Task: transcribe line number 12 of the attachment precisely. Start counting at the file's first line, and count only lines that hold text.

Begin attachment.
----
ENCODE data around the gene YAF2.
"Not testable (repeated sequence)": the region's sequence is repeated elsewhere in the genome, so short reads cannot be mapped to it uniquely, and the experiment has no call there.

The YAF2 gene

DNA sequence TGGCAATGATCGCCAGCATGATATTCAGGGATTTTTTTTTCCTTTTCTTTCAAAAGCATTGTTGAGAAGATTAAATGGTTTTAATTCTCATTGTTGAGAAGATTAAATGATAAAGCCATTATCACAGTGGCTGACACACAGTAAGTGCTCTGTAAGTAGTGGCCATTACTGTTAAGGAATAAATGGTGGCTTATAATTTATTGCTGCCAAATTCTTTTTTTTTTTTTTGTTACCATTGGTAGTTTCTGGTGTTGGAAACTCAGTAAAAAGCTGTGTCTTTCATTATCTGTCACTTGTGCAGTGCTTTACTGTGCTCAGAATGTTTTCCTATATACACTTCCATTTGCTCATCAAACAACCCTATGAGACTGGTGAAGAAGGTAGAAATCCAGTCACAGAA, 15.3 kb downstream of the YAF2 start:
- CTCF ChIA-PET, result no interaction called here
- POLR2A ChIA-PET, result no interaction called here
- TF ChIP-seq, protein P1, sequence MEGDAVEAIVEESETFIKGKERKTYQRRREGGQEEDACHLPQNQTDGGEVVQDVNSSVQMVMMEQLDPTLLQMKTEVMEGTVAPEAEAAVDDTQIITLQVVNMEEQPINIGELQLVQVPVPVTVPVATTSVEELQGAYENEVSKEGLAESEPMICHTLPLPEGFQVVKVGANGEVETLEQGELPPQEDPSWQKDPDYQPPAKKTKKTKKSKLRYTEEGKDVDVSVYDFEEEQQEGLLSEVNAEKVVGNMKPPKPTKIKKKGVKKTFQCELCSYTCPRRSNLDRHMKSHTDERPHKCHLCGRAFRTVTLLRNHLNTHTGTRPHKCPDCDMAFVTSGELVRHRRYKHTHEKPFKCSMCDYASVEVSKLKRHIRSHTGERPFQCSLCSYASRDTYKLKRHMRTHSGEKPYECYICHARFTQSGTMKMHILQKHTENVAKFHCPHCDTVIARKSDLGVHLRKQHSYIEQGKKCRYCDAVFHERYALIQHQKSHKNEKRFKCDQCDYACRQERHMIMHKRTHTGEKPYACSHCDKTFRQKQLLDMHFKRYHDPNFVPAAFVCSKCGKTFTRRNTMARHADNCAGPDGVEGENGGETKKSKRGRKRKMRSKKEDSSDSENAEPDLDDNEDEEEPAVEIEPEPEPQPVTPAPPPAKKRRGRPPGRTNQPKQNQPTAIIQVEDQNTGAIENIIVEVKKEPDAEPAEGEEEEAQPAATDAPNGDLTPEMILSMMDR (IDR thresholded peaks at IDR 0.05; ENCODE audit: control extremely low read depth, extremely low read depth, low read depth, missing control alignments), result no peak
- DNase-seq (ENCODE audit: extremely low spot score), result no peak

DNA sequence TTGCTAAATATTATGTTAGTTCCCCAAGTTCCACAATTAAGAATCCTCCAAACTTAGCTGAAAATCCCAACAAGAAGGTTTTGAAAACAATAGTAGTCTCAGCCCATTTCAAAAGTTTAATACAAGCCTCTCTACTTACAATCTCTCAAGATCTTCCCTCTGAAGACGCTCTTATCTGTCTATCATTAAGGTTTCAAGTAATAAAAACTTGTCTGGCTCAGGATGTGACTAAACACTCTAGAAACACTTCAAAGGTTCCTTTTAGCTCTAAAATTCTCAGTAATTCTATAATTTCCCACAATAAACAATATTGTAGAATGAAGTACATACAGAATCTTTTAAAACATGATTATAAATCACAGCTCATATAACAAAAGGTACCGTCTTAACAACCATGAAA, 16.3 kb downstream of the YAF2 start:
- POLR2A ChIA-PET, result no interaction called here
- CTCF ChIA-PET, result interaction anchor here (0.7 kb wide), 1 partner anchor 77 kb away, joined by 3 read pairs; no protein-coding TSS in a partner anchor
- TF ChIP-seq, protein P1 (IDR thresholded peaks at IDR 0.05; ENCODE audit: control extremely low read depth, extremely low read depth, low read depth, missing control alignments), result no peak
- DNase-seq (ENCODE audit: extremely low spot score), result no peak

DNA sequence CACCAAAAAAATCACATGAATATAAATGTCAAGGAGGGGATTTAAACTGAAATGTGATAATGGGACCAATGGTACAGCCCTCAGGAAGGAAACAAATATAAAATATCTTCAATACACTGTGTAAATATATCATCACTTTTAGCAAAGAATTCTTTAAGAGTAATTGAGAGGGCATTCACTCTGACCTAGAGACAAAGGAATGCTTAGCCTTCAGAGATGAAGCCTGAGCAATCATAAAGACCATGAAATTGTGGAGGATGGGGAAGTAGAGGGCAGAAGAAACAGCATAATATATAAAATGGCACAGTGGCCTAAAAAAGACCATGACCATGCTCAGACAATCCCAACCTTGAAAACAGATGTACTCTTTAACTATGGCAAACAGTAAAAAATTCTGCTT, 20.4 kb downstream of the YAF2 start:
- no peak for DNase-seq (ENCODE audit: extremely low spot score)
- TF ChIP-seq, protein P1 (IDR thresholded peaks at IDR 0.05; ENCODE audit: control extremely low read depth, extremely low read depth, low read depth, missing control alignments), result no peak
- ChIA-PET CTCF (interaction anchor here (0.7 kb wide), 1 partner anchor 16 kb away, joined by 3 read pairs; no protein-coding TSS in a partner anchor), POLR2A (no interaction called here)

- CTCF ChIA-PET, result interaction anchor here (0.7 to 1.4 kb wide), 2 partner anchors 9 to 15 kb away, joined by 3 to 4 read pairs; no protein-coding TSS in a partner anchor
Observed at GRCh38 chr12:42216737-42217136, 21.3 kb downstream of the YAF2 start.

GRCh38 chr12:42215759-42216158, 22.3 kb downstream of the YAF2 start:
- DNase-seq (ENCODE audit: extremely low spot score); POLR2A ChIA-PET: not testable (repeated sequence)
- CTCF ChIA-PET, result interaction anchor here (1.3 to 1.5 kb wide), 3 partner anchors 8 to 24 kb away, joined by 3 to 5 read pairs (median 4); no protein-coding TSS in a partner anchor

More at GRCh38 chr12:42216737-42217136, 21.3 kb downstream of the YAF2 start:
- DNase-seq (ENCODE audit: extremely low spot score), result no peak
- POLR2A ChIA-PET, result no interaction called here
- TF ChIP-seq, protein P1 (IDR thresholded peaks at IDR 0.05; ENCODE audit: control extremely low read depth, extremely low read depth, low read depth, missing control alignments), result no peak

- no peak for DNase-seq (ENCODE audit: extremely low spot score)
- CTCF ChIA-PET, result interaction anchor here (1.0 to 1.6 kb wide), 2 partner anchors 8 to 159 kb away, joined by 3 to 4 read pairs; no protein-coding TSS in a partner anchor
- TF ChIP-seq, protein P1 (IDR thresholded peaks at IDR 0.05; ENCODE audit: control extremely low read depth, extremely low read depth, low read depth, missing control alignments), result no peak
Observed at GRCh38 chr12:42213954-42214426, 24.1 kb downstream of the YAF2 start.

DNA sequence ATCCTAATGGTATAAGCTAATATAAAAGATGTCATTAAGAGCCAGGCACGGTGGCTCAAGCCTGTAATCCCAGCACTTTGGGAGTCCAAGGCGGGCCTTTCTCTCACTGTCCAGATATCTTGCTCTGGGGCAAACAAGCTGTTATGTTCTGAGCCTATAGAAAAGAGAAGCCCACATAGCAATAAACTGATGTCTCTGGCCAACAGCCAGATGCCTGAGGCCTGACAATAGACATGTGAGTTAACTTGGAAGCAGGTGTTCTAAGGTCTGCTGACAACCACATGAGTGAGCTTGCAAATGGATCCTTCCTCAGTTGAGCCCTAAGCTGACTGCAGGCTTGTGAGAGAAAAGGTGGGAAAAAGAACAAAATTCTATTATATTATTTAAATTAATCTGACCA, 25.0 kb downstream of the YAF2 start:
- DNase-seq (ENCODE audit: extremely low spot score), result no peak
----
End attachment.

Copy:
- TF ChIP-seq, protein P1 (IDR thresholded peaks at IDR 0.05; ENCODE audit: control extremely low read depth, extremely low read depth, low read depth, missing control alignments), result no peak